Walking up the majestic Scala della Ragione stairway – just beside Piazza Erbe – you will reach the Galleria di Arte Moderna, open to the public starting in 2014 after an extensive restoration of the medieval structure. Over 150 works of art are hosted by its spacious halls, including paintings and sculptures by artists the likes of Francesco Hayez, Medardo Rosso, Giovanni Fattori, Angelo Morbelli, Felice Casorati, Arturo Martini, Emilio Vedova, Renato Birolli, Afro and Tancredi Parmeggiani.
Inspired by the ideals and metaphors of the Risorgimento, all the way to the abstract and aniconic experimentation of the post-war period, the visitor is captured in an involving and exciting creative path encompassing the period from 1830 to 1960: vibrant works, sometimes anguished but always expressive and evocative, are scattered across the gigantic rooms, and will fail not to touch and engage the viewer.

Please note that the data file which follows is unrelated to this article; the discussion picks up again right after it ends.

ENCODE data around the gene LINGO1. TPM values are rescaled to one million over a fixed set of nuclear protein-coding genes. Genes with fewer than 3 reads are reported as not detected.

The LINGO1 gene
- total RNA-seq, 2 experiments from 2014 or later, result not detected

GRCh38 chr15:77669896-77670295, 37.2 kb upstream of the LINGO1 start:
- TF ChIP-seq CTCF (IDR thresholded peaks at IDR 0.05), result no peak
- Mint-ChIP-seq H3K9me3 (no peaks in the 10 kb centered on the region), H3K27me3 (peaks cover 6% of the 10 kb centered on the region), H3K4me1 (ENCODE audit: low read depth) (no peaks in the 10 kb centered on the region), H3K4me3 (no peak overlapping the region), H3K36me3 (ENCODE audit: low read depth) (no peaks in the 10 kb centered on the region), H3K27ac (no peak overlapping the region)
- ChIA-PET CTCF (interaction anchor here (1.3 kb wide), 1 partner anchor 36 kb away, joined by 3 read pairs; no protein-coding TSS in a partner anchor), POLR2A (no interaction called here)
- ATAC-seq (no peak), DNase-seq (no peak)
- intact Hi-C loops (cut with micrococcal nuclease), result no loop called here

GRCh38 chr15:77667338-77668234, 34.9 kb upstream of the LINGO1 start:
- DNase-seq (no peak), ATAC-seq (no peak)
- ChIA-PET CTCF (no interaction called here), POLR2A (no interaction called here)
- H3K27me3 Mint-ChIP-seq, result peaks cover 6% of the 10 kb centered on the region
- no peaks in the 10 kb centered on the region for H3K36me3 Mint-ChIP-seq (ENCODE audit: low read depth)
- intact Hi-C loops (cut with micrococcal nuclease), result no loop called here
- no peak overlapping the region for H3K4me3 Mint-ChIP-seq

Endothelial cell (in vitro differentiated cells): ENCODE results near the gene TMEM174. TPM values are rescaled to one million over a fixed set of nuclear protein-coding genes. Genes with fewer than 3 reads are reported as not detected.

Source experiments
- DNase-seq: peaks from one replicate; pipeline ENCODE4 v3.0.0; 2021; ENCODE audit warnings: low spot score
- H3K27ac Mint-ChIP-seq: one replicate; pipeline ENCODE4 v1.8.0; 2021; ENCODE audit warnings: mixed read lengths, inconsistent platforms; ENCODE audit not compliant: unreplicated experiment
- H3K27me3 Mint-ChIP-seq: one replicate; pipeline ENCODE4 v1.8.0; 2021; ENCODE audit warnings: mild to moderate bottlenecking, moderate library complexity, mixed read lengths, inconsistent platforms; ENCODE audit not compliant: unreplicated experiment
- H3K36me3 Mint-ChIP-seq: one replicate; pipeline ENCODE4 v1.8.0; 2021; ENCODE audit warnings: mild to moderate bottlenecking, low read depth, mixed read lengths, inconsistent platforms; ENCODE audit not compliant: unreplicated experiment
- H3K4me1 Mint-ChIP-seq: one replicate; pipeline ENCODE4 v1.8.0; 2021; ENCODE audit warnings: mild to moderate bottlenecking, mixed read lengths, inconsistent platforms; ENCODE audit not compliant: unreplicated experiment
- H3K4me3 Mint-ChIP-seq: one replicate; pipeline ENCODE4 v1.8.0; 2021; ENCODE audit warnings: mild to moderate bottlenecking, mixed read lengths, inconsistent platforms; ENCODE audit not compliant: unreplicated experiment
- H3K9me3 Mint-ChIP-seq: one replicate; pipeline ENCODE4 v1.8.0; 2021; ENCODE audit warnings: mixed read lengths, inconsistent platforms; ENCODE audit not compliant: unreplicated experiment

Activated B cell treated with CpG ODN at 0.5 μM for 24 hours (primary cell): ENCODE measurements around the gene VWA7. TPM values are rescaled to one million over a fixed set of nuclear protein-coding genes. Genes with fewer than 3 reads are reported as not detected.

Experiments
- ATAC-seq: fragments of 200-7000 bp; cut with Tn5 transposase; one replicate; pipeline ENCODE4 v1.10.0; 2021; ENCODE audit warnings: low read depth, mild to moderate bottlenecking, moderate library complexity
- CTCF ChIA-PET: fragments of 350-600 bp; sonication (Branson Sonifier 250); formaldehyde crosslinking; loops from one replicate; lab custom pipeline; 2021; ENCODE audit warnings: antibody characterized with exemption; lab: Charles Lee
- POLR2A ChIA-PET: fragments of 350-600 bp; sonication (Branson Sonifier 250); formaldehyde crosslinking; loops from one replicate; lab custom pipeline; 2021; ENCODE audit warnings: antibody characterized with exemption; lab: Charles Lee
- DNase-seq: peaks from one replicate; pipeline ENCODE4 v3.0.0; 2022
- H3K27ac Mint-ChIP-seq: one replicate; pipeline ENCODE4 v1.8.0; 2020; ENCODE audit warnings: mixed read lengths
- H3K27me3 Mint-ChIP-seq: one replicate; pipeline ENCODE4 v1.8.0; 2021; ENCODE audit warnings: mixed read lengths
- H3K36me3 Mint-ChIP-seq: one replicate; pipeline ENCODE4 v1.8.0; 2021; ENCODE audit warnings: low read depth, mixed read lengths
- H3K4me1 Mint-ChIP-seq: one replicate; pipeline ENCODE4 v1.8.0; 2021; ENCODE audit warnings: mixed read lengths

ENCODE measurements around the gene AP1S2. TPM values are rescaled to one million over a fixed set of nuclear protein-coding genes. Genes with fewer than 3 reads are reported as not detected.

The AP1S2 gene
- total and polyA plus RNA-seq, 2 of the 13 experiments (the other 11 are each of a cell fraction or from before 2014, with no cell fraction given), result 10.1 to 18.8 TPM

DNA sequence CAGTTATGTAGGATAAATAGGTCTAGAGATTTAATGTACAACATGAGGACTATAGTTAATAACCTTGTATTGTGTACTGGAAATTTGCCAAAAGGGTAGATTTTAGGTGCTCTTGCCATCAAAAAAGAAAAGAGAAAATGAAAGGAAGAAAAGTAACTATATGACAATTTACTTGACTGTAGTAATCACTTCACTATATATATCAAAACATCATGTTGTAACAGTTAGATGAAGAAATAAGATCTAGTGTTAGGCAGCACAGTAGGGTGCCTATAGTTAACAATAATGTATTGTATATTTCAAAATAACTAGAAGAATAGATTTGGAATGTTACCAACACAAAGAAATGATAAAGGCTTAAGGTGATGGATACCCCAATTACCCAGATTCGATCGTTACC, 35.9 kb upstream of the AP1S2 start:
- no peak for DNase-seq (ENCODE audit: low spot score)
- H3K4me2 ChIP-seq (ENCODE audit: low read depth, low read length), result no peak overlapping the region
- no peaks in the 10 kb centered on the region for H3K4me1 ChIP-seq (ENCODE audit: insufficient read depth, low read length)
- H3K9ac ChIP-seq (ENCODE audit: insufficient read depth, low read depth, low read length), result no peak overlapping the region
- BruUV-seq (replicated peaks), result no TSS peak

The visitor will feel a strong sense of surprise and marvel when moving from the austere environment of the first floor to the Cappella dei Notai (chapel of the notaries public), a chapel embedded in the museum path: its original 400s structure was lost due to collapses and fires, but the incredible decorative cycle is immaculate. It was realized in the Renaissance period, between the end of the 1600s and the beginning of the 1700s, by Alessandro Marchesini (1663-1738), Sante Prunati (1656-1728), Giambattista Bellotti (1667-1730) and Louis Dorigny (1654-1742). The decorations develop along the architectural and sculptural outline of the chapel, occupying every possible surface available, with images of the St. Zeno (patron saint of Verona) and St. Daniel (patron saint of Notaries Public), along with episodes based upon the Old and New Testaments.